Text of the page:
“I hate my wife!” he brought out.
The lawyer looked at him with surprise.
“Yes, yes, my wife, Marya Mihalovna,” Frolov muttered, flushing red. ” I hate her and that’s all about it.”
“I don’t know myself! I’ve only been married two years. I married as you know for love, and now I hate her like a mortal enemy, like this parasite here, saving your presence. And there is no cause, no sort of cause! When she sits by me, eats, or says anything, my whole soul boils, I can scarcely restrain myself from being rude to her. It’s something one can’t describe. To leave her or tell her the truth is utterly impossible because it would be a scandal, and living with her is worse than hell for me. I can’t stay at home! I spend my days at business and in the restaurants and spend my nights in dissipation. Come, how is one to explain this hatred? She is not an ordinary woman, but handsome, clever, quiet.”
The old man stamped his foot and began singing:
“I went a walk with a captain bold, And in his ear my secrets told.”
“I must own I always thought that Marya Mihalovna was not at all the right person for you,” said Almer after a brief silence, and he heaved a sigh.
“Do you mean she is too well educated? . . . I took the gold medal at the commercial school myself, I have been to Paris three times. I am not cleverer than you, of course, but I am no more foolish than my wife. No, brother, education is not the sore point. Let me tell you how all the trouble began. It began with my suddenly fancying that she had married me not from love, but for the sake of my money. This idea took possession of my brain. I have done all I could think of, but the cursed thing sticks! And to make it worse my wife was overtaken with a passion for luxury. Getting into a sack of gold after poverty, she took to flinging it in all directions. She went quite off her head, and was so carried away that she used to get through twenty thousand every month. And I am a distrustful man. I don’t believe in anyone, I suspect everybody. And the more friendly you are to me the greater my torment. I keep fancying I am being flattered for my money. I trust no one! I am a difficult man, my boy, very difficult!”
Frolov emptied his glass at one gulp and went on.
“But that’s all nonsense,” he said. “One never ought to speak of it. It’s stupid. I am tipsy and I have been chattering, and now you are looking at me with lawyer’s eyes — glad you know some one else’s secret. Well, well! . . . Let us drop this conversation. Let us drink! I say,” he said, addressing a waiter, “is Mustafa here? Fetch him in!”
Shortly afterwards there walked into the room a little Tatar boy, aged about twelve, wearing a dress coat and white gloves.
“Come here!” Frolov said to him. “Explain to us the following fact: there was a time when you Tatars conquered us and took tribute from us, but now you serve us as waiters and sell dressing-gowns. How do you explain such a change?”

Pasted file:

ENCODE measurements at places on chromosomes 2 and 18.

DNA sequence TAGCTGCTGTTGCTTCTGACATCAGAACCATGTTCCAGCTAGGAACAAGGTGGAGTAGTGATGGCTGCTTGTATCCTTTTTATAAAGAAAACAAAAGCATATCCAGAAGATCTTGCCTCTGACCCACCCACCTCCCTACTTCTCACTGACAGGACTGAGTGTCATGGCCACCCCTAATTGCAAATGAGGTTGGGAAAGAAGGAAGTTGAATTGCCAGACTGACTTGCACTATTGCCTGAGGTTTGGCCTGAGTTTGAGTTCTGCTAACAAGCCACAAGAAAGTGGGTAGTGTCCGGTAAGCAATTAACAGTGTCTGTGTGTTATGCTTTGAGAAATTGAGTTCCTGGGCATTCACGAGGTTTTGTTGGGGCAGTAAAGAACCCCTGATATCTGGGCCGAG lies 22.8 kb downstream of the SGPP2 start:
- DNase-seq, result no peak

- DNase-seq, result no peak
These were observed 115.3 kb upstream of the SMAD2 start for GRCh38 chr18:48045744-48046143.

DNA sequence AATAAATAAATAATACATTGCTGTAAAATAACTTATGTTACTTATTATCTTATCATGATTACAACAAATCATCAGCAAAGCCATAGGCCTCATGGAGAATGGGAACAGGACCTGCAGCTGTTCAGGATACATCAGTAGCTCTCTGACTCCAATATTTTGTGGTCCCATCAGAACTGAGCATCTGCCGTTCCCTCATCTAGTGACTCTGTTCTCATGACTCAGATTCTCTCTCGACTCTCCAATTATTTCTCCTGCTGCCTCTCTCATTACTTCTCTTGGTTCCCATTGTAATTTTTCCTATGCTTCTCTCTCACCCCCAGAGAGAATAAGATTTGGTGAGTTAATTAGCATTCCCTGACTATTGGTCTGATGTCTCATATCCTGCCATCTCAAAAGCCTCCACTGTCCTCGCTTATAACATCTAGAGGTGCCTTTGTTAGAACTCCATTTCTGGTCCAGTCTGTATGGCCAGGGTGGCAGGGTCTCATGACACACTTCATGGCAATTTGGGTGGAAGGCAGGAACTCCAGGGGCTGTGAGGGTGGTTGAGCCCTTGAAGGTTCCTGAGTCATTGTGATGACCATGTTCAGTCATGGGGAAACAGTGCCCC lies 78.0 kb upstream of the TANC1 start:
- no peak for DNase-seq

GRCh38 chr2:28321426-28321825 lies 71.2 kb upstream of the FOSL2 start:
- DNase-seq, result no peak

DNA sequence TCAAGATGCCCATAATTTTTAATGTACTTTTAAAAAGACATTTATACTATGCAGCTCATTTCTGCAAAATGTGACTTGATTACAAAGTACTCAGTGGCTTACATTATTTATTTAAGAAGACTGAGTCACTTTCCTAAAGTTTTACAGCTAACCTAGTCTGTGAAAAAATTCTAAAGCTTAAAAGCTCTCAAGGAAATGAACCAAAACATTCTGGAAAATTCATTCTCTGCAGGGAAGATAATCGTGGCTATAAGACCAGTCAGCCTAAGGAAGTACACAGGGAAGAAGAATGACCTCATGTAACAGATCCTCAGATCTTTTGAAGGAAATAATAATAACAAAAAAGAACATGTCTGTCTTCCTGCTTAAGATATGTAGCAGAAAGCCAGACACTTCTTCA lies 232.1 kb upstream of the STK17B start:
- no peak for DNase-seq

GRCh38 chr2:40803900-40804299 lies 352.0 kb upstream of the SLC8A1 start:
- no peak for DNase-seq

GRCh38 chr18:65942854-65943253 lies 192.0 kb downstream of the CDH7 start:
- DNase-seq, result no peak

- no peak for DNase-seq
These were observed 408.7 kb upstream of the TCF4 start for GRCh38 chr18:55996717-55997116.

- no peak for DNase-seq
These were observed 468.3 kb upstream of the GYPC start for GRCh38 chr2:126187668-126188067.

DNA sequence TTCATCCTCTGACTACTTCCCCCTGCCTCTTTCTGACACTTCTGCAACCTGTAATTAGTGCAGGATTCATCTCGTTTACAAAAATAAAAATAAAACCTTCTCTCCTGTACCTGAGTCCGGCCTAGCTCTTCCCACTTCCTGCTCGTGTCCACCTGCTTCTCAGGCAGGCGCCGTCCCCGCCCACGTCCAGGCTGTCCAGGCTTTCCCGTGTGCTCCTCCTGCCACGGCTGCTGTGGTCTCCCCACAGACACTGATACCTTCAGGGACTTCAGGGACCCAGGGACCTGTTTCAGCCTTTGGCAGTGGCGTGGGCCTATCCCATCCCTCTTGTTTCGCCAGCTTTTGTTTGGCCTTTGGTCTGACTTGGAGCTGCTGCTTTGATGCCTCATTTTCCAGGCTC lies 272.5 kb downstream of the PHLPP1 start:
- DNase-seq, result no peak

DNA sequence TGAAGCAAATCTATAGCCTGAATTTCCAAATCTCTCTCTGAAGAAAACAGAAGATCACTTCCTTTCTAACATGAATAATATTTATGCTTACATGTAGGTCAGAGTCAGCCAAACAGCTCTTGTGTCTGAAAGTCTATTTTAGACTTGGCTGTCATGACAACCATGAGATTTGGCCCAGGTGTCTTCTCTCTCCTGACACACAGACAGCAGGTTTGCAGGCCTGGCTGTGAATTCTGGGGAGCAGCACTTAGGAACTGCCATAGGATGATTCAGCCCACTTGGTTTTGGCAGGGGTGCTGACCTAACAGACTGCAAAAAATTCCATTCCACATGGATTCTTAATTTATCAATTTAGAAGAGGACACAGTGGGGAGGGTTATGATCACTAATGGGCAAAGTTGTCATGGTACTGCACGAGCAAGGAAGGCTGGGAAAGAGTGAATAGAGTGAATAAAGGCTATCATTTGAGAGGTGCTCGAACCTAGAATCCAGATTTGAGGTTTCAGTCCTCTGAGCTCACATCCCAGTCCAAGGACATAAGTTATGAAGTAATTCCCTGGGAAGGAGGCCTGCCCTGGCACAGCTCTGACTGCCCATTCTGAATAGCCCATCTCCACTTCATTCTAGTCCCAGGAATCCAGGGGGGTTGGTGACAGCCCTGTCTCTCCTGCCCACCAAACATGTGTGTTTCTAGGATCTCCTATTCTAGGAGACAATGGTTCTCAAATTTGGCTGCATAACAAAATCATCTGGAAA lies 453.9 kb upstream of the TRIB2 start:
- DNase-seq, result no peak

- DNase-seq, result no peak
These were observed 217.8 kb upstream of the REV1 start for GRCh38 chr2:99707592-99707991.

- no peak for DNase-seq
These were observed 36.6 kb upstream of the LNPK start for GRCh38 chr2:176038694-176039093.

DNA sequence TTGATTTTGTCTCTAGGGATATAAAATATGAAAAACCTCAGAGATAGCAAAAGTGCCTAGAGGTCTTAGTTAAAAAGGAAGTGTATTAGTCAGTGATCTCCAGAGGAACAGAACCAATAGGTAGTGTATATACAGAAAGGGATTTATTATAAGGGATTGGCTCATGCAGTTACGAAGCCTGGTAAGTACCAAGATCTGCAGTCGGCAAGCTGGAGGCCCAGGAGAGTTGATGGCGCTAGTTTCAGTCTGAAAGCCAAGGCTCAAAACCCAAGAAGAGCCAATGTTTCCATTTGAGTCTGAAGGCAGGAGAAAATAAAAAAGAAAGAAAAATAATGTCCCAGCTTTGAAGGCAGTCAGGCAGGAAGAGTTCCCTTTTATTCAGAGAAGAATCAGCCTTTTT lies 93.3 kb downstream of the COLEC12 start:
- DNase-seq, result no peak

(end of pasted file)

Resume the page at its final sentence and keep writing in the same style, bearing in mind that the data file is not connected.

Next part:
Mustafa raised his eyebrows and said in a shrill voice, with a sing-song intonation: “The mutability of destiny!”
Almer looked at his grave face and went off into peals of laughter.
“Well, give him a rouble!” said Frolov. “He is making his fortune out of the mutability of destiny. He is only kept here for the sake of those two words. Drink, Mustafa! You will make a gre-eat rascal! I mean it is awful how many of your sort are toadies hanging about rich men. The number of these peaceful bandits and robbers is beyond all reckoning! Shouldn’t we send for the gypsies now? Eh? Fetch the gypsies along!”
The gypsies, who had been hanging about wearily in the corridors for a long time, burst with whoops into the room, and a wild orgy began.
“Drink!” Frolov shouted to them. “Drink! Seed of Pharaoh! Sing! A-a-ah!”
“In the winter time . . . o-o-ho! . . . the sledge was flying . . .”
The gypsies sang, whistled, danced. In the frenzy which sometimes takes possession of spoilt and very wealthy men, “broad natures,” Frolov began to play the fool. He ordered supper and champagne for the gypsies, broke the shade of the electric light, shied bottles at the pictures and looking-glasses, and did it all apparently without the slightest enjoyment, scowling and shouting irritably, with contempt for the people, with an expression of hatred in his eyes and his manners. He made the engineer sing a solo, made the bass singers drink a mixture of wine, vodka, and oil.
At six o’clock they handed him the bill.
“Nine hundred and twenty-five roubles, forty kopecks,” said Almer, and shrugged his shoulders. “What’s it for? No, wait, we must go into it!”
“Stop!” muttered Frolov, pulling out his pocket-book. “Well! . . . let them rob me. That’s what I’m rich for, to be robbed! . . . You can’t get on without parasites! . . . You are my lawyer. You get six thousand a year out of me and what for? But excuse me, . . . I don’t know what I am saying.”
As he was returning home with Almer, Frolov murmured:
“Going home is awful to me! Yes! . . . There isn’t a human being I can open my soul to. . . . They are all robbers . . . traitors. . . . Oh, why did I tell you my secret? Yes . . . why? Tell me why?”
At the entrance to his house, he craned forward towards Almer and, staggering, kissed him on the lips, having the old Moscow habit of kissing indiscriminately on every occasion.
“Good-bye . . . I am a difficult, hateful man, he said. “A horrid, drunken, shameless life. You are a well-educated, clever man, but you only laugh and drink with me . . . there’s no help from any of you. . . . But if you were a friend to me, if you were an honest man, in reality you ought to have said to me: ‘Ugh, you vile, hateful man! You reptile!’ “
“Come, come,” Almer muttered, “go to bed.”
“There is no help from you; the only hope is that, when I am in the country in the summer, I may go out into the fields and a storm come on and the thunder may strike me dead on the spot. . . . Good-bye.”
Frolov kissed Almer once more and muttering and dropping asleep as he walked, began mounting the stairs, supported by two footmen.